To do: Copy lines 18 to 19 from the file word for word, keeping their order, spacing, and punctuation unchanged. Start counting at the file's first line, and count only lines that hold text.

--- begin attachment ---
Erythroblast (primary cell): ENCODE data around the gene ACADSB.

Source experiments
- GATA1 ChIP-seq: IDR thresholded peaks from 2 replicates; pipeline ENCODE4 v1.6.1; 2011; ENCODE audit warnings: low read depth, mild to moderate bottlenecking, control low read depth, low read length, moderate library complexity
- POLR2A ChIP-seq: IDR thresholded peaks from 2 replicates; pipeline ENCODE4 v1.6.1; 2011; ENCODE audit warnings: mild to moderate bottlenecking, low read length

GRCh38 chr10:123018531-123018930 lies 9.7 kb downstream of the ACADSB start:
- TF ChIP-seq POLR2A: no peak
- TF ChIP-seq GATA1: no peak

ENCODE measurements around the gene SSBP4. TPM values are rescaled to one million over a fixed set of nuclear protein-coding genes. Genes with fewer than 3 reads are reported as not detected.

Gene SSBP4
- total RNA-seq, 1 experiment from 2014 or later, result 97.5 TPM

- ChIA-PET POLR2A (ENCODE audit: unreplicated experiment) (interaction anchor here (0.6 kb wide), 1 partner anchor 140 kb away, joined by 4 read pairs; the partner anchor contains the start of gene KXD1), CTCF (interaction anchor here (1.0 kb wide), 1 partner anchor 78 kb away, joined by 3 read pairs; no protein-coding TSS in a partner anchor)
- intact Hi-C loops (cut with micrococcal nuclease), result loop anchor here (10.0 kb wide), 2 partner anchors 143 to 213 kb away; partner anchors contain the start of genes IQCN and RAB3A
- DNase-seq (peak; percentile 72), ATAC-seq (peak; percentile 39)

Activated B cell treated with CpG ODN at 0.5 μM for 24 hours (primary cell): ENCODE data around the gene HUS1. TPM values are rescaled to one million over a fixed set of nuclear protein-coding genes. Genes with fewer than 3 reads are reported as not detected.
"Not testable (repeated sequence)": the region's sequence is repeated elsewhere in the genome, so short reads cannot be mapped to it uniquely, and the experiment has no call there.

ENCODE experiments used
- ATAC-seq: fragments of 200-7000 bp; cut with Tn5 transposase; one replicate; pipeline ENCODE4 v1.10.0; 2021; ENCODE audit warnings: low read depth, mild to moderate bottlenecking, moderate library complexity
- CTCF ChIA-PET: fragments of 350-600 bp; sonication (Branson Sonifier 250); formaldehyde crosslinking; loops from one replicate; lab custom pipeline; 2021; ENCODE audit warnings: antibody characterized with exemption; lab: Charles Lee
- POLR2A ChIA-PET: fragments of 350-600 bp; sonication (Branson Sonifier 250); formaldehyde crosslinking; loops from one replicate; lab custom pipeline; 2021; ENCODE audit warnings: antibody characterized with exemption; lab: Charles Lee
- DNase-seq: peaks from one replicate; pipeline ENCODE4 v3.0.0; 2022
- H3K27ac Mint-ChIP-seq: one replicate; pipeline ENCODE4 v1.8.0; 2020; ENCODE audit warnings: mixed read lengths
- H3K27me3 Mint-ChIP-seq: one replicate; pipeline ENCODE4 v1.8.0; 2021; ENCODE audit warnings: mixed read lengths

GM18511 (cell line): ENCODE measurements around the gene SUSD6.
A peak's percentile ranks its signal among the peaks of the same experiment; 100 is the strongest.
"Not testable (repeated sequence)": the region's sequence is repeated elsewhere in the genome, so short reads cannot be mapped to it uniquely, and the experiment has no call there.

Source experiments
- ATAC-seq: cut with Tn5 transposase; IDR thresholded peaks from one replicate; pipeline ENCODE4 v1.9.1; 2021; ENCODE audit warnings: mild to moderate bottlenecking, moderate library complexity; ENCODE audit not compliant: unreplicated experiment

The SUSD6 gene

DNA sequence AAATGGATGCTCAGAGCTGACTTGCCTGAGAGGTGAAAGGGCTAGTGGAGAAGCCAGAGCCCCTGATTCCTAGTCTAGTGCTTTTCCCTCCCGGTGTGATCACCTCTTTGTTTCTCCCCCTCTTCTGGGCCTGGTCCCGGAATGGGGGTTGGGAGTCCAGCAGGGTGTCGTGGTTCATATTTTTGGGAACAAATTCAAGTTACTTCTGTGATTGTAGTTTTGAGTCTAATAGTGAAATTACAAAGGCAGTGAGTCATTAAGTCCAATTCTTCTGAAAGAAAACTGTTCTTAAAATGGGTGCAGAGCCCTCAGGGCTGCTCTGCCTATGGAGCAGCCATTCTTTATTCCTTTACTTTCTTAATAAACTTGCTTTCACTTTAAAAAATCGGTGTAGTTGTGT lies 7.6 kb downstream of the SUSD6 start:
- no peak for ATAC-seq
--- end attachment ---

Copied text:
- CTCF ChIA-PET: fragments of 350-600 bp; sonication (Branson Sonifier 250); formaldehyde crosslinking; loops from one replicate; lab custom pipeline; 2021; ENCODE audit warnings: antibody characterized with exemption; lab: Charles Lee
- POLR2A ChIA-PET: fragments of 350-600 bp; sonication (Branson Sonifier 250); formaldehyde crosslinking; loops from one replicate; lab custom pipeline; 2021; ENCODE audit warnings: antibody characterized with exemption; lab: Charles Lee